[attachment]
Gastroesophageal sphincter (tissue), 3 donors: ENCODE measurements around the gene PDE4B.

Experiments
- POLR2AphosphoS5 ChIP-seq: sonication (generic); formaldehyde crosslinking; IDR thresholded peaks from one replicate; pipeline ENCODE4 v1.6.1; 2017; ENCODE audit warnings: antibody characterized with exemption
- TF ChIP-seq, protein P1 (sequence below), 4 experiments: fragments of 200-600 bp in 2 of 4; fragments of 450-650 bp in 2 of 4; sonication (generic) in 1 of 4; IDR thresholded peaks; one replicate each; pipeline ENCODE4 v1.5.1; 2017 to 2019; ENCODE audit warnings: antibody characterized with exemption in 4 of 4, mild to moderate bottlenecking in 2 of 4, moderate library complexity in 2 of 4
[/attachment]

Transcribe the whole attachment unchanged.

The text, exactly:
Gastroesophageal sphincter (tissue), 3 donors: ENCODE measurements around the gene PDE4B.

Experiments
- POLR2AphosphoS5 ChIP-seq: sonication (generic); formaldehyde crosslinking; IDR thresholded peaks from one replicate; pipeline ENCODE4 v1.6.1; 2017; ENCODE audit warnings: antibody characterized with exemption
- TF ChIP-seq, protein P1 (sequence below), 4 experiments: fragments of 200-600 bp in 2 of 4; fragments of 450-650 bp in 2 of 4; sonication (generic) in 1 of 4; IDR thresholded peaks; one replicate each; pipeline ENCODE4 v1.5.1; 2017 to 2019; ENCODE audit warnings: antibody characterized with exemption in 4 of 4, mild to moderate bottlenecking in 2 of 4, moderate library complexity in 2 of 4